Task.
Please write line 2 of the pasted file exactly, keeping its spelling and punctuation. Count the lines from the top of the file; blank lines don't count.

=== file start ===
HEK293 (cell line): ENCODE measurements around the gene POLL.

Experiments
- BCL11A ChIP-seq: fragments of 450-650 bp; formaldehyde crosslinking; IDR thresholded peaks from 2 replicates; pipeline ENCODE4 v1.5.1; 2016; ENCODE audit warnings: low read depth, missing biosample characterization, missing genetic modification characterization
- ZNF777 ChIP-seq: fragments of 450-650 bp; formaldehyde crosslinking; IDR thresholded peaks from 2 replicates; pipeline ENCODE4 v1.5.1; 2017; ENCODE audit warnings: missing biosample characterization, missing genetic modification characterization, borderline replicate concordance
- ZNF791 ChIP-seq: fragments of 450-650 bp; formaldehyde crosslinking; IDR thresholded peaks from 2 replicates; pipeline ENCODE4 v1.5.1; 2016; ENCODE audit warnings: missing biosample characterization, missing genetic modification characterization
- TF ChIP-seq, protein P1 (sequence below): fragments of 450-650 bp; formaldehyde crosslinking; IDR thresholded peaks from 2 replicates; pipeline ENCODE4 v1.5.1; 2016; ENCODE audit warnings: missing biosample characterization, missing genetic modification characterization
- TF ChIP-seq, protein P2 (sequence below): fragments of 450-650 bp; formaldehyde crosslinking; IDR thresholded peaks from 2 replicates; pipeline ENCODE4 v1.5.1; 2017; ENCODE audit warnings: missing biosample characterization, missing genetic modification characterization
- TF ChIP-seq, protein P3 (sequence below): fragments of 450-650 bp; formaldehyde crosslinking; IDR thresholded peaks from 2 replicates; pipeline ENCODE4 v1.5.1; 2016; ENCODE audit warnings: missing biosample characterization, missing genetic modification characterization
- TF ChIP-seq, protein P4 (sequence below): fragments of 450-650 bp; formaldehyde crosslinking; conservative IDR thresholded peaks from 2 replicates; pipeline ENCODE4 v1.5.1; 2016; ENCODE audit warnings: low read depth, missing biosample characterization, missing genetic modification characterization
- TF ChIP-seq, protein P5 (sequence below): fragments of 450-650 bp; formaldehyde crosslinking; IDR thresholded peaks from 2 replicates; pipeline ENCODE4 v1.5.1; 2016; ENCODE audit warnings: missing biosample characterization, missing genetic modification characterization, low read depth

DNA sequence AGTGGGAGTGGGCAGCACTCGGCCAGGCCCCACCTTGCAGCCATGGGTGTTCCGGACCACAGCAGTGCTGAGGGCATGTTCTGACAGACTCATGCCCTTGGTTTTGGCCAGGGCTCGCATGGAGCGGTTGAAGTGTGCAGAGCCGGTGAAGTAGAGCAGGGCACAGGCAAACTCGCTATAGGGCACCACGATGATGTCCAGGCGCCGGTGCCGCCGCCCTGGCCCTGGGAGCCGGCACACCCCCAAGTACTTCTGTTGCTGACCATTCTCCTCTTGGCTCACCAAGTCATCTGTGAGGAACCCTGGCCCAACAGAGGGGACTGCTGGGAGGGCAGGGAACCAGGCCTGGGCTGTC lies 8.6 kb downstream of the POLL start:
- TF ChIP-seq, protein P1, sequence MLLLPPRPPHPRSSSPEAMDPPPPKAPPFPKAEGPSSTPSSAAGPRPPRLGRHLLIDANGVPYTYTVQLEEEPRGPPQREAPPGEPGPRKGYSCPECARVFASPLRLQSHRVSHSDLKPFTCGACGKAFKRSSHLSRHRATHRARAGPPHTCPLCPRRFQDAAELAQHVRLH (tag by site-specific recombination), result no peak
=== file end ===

Experiments